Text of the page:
Two Kids Playing in Car Die From Heat

Two toddlers died and a third was hospitalized

after being found unresponsive inside a 114-degree abandoned car

where they apparently had been playing unsupervised, police said.

Authorities said Markeisha Jackson, who would have turned 2 later this month, died after being found unconscious shortly after 2 p.m. Sunday inside the black Honda Accord with her brother and one of their cousins.

The cousin, Mark Wagner Jr., who would have turned 2 next month, died later at Cardinal Glennon Children's Hospital, nursing supervisor Debbie Hazlett confirmed. Markeisha's 2-year-old brother, Marcus Jackson Jr., was in critical condition there early today, another supervisor said.

Police were questioning the children's mothers, who are sisters living together, to pinpoint how long the youths were in the car and why the children were unsupervised by adults, police spokeswoman Adella Jones said. The children may have been left under the watch of older neighborhood children, police said.

"We don't have any idea right now what they were thinking," Jones said of the mothers.

The vehicle, which had expired temporary license plates, had been parked unlocked outside the mothers' home for several weeks and was last registered to someone in Centreville, Ill., Jones said.

Neighbors had reported seeing the children playing in the vehicle earlier Sunday.

Outdoor temperatures were in the mid-80s about the time the children were found unresponsive inside the car, a respite from local temperatures well into the 90s over the past month or so.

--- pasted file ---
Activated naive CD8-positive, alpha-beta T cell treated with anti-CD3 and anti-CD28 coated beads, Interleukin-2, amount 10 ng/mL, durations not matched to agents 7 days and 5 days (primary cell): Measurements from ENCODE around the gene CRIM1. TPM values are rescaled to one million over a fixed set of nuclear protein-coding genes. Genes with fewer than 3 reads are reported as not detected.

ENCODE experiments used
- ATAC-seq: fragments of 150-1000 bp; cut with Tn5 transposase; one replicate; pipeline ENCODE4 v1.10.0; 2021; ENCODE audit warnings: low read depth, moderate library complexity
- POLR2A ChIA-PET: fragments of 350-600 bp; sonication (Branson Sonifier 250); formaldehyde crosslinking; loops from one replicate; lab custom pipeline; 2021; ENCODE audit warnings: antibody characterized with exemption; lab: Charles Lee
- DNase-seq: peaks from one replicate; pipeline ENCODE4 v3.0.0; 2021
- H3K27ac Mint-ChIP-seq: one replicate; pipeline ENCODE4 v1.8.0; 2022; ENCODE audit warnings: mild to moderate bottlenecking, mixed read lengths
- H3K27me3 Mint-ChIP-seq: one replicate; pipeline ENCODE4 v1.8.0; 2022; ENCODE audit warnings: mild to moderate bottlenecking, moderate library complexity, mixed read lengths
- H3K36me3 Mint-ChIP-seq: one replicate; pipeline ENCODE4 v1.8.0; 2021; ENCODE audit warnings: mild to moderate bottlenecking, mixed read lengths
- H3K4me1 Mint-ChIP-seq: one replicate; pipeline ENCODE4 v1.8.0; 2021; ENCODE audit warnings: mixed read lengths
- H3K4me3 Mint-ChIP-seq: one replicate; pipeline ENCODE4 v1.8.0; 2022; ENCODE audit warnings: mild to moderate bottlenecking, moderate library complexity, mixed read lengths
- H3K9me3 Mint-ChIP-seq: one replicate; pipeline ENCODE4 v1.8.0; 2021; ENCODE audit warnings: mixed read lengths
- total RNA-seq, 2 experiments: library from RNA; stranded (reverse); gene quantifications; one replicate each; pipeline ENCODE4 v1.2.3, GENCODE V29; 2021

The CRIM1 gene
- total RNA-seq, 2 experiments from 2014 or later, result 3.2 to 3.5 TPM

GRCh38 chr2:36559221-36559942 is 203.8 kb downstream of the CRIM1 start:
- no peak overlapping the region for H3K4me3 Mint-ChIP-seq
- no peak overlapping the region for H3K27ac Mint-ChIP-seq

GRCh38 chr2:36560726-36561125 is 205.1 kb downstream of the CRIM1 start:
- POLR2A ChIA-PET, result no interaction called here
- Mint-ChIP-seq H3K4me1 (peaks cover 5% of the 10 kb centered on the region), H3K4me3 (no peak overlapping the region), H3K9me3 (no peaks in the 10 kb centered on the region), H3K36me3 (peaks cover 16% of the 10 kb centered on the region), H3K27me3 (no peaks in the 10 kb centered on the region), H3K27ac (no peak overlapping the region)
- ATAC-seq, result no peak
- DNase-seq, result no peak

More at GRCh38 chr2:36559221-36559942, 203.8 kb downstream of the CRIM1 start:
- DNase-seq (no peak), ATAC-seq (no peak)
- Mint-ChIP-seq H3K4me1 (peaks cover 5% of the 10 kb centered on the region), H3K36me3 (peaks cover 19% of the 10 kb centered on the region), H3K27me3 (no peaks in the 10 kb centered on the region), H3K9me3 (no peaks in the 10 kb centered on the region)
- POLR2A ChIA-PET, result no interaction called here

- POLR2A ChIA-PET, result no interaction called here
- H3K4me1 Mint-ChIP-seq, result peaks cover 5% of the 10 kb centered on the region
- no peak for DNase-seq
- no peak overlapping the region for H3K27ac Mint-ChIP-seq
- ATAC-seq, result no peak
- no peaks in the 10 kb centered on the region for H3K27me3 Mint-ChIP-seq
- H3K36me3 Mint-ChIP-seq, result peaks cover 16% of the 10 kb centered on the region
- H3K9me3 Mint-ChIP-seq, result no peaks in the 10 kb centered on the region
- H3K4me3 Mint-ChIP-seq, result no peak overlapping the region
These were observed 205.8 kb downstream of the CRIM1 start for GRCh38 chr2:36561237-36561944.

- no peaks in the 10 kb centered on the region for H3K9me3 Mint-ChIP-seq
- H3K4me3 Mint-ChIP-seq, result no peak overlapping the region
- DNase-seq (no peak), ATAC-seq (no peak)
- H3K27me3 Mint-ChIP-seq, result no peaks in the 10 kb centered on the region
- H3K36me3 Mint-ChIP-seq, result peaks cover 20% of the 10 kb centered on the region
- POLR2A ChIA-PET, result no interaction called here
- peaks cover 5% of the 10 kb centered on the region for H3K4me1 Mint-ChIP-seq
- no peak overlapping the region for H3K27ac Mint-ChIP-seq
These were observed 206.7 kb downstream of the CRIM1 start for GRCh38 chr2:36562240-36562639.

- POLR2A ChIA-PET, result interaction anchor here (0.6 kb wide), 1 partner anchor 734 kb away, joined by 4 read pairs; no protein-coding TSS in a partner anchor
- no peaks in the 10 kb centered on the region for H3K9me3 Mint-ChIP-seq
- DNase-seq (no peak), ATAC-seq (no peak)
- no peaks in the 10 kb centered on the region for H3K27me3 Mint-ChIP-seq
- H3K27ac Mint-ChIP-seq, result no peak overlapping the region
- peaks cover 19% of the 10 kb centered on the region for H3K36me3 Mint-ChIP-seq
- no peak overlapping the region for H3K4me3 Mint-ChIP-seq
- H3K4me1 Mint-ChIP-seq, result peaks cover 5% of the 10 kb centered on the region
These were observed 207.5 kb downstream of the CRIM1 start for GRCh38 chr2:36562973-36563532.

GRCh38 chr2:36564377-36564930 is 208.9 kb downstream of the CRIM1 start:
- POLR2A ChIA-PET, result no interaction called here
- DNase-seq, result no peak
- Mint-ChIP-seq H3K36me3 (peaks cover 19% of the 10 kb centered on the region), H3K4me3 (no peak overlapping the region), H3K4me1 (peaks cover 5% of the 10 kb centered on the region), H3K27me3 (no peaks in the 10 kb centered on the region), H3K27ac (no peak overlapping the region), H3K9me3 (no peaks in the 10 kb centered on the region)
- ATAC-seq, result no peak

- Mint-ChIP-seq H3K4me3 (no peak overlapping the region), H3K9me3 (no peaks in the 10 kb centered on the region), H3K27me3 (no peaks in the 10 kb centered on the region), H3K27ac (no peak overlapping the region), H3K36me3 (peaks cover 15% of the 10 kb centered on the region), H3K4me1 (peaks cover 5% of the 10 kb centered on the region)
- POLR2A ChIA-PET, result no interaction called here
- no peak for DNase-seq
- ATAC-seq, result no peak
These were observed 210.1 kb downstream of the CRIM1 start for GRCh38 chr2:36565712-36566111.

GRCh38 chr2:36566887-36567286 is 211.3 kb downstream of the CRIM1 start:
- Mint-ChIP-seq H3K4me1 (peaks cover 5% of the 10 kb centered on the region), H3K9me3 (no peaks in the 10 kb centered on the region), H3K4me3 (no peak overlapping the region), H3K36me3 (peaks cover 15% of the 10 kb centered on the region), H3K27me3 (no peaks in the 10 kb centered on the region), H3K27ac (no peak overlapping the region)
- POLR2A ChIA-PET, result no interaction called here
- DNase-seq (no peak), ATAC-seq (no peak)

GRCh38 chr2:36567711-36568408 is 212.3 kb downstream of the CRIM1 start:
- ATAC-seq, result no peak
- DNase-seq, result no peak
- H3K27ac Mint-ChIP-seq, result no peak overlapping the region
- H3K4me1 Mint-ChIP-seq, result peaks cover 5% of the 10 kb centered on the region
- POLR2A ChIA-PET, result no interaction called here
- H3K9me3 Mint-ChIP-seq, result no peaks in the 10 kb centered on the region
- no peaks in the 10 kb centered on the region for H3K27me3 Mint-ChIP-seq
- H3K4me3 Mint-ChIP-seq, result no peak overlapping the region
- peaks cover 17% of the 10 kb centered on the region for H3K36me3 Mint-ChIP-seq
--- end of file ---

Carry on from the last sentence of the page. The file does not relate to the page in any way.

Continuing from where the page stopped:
The case is the latest death involving a Missouri child left unattended inside blistering-hot vehicles.

‘Totally Preventable Incidents’

A week earlier, a 3-year-old southwest Missouri boy died after being left in a car for about an hour while his parents were in church. The boy's body temperature was 108.6 when he reached a hospital where he was pronounced dead.

A 19-month-old northeast Missouri girl died last month after being left in the family vehicle for hours in blazing summer heat as her father napped inside their home. On Aug. 2, the father was charged with involuntary manslaughter.

To Cardinal Glennon's Kathy Reznikov, Sunday's tragedies underscored the need for parents and other caregivers to remain constantly vigilant about the well-being of children when temperatures soar and idle vehicles are involved.

"These are totally preventable incidents," she said. "Children are our most precious gifts, and there is no appointment, no job, no situation more important than checking to make sure your child is in a safe environment.

"I'm not condemning anyone, because when someone has lost a child it's the worst they can go through. But how many children …"

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